doctrine of consideration

16 examples (0.04 sec)
  • This is result is reached, with some complexity, through the English doctrine of consideration.
  • The second stage was when the doctrine of consideration was introduced in its earlier form of a benefit to the promisor. Cited from The Common Law, by Oliver Wendell Holmes, Jr.
  • The other diversity marked the entrance of the doctrine of consideration into the law of bailment. Cited from The Common Law, by Oliver Wendell Holmes, Jr.
  • This result is reached, with some complexity, through a peculiarity of English law called the doctrine of consideration.
  • In reality the doctrine of consideration operates in a very small scope, and creates few difficulties in commercial practice.
  • Debt throws most light upon the doctrine of consideration. Cited from The Common Law, by Oliver Wendell Holmes, Jr.
  • Without having ever finally committed himself to a definite scheme of tariff reform, he preached everywhere the doctrine of consideration. Cited from A Lost Leader, by E. Phillips Oppenheim
  • His proposals include, inter alia, the abandonment of the English doctrine of consideration.
  • In it, Lord Mansfield tentatively expressed a view that the doctrine of consideration was redundant.
  • Lord Mansfield held that the doctrine of consideration should not be applied to preclude enforcement of promises made in mercantile transactions.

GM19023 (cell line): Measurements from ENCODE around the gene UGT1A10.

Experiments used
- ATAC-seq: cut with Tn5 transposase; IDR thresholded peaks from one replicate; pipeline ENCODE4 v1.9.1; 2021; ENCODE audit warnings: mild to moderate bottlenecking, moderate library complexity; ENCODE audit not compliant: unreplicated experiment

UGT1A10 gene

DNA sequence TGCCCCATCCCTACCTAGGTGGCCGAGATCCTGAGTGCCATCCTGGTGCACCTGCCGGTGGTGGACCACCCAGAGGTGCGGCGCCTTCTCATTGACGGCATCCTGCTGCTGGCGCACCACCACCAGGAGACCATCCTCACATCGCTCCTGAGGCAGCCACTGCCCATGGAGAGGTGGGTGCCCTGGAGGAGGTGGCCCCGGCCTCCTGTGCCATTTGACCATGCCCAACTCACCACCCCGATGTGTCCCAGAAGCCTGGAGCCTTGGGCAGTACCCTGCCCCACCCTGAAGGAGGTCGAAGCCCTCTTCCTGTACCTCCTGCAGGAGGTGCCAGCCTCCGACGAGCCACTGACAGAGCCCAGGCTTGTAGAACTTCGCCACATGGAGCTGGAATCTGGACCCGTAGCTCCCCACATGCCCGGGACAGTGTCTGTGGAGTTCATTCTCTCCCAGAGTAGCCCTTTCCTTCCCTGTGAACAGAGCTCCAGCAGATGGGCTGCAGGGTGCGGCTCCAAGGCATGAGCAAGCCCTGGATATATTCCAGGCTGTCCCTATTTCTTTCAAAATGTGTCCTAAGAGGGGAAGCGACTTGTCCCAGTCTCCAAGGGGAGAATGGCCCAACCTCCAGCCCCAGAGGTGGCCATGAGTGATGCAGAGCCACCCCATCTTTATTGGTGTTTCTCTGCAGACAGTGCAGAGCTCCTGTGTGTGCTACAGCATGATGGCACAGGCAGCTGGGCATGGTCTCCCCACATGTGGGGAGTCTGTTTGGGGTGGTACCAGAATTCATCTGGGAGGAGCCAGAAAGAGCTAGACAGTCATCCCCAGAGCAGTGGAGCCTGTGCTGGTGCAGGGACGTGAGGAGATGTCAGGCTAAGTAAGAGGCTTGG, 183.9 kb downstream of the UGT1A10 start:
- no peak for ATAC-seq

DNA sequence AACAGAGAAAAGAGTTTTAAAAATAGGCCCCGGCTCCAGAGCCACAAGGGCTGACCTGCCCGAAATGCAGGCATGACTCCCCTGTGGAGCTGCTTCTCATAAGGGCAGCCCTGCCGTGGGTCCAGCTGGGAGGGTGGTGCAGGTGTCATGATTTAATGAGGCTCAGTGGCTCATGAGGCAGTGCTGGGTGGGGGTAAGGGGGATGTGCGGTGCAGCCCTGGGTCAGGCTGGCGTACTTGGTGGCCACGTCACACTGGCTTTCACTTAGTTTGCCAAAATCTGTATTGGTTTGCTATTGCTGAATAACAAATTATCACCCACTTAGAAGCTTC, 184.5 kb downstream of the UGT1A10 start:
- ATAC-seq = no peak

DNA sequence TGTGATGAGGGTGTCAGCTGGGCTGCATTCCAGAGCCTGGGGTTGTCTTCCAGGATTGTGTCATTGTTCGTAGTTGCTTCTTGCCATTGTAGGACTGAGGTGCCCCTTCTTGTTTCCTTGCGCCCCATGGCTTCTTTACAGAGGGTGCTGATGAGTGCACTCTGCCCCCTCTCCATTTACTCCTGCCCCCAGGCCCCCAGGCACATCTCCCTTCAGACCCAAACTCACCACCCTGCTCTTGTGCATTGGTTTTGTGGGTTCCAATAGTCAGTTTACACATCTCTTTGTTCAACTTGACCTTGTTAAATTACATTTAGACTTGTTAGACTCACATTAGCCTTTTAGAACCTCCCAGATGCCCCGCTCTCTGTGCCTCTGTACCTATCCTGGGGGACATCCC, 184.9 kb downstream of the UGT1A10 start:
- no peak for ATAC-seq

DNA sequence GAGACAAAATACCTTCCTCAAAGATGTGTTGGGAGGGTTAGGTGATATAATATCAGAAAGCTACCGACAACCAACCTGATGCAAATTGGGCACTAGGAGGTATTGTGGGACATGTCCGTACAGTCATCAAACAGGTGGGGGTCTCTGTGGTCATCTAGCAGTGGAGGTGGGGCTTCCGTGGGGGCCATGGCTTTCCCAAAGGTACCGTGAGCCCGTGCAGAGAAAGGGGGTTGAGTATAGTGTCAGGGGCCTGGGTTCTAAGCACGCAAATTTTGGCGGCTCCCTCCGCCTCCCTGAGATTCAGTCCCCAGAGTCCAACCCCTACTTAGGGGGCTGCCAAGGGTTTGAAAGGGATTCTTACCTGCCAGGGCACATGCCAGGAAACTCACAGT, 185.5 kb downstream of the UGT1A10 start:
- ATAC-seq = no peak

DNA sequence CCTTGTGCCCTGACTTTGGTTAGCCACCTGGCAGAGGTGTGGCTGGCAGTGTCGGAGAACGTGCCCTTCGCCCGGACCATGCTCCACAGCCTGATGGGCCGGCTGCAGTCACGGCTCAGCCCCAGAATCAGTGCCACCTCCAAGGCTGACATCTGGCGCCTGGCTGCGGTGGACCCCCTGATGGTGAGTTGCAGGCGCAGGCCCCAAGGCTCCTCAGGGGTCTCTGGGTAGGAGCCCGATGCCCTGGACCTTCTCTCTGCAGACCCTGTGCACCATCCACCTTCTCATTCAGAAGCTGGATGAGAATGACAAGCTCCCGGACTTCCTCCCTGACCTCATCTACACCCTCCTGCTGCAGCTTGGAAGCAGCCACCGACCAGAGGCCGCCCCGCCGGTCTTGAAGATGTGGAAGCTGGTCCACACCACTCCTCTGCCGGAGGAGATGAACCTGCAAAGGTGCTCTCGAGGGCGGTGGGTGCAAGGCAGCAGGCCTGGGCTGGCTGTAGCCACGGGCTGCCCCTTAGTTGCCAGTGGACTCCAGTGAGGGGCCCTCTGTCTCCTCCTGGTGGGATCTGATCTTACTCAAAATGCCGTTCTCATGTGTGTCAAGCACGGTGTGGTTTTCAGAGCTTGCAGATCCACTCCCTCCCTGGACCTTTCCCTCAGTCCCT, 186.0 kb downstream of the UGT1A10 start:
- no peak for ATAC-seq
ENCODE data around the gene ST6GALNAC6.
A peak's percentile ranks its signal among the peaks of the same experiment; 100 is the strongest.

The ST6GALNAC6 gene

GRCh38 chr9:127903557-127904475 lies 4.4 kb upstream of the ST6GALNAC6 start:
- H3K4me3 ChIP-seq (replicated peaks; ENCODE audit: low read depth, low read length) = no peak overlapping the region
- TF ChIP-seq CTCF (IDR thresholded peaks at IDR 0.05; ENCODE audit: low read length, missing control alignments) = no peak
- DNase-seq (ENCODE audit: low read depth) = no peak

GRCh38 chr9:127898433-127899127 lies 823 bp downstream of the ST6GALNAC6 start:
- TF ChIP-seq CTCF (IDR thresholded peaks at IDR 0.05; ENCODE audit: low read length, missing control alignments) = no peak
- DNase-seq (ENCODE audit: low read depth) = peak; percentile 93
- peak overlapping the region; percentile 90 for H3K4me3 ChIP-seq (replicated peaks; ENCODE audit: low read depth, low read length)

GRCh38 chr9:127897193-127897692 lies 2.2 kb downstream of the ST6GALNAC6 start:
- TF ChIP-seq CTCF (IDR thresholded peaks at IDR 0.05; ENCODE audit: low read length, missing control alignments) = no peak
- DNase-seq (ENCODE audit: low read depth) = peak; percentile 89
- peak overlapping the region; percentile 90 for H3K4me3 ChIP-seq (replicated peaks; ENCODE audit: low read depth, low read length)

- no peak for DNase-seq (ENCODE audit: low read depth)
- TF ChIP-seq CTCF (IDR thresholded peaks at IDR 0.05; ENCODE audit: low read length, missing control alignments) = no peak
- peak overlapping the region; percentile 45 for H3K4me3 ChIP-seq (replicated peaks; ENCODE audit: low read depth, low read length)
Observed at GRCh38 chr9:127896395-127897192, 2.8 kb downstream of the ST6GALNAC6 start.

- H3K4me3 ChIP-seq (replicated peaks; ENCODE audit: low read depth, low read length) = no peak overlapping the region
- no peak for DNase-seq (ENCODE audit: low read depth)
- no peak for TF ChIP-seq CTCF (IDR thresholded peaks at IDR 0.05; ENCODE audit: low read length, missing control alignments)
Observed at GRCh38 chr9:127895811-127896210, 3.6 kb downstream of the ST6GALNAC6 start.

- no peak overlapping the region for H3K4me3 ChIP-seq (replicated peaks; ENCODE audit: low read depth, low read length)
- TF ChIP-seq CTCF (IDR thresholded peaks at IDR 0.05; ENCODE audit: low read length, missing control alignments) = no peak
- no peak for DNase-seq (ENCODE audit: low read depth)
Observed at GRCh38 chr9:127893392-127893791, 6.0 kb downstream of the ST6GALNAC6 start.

• This is because, in English law, there is a doctrine of consideration which requires that both parties must be under an obligation to give something of value, before either will be legally bound to an obligation.
  • In the English speaking world, this notion has not survived as well as in civil law jurisdictions, for the doctrine of consideration has essentially covered the requirement of essential terms in basic bargains.
  • With the courts' hostility to restraints on trade, the doctrine of consideration was forming, that to enforce any obligation something of value needed to be conveyed.
  • And with the courts' hostility to restraints on trade, a doctrine of consideration was forming, so that to enforce any obligation something of value needed to be conveyed.
  • The doctrine of estoppel has been mooted by academics as a good model, but judges have refused to let it be a sidestep of the doctrine of consideration, saying estoppel must be a shield not a sword, and calling instead for Parliamentary intervention.
  • Pillans & Rose v Van Mierop & Hopkins (1765) 3 Burr 1663 is a case concerning letters of credit, and the doctrine of consideration.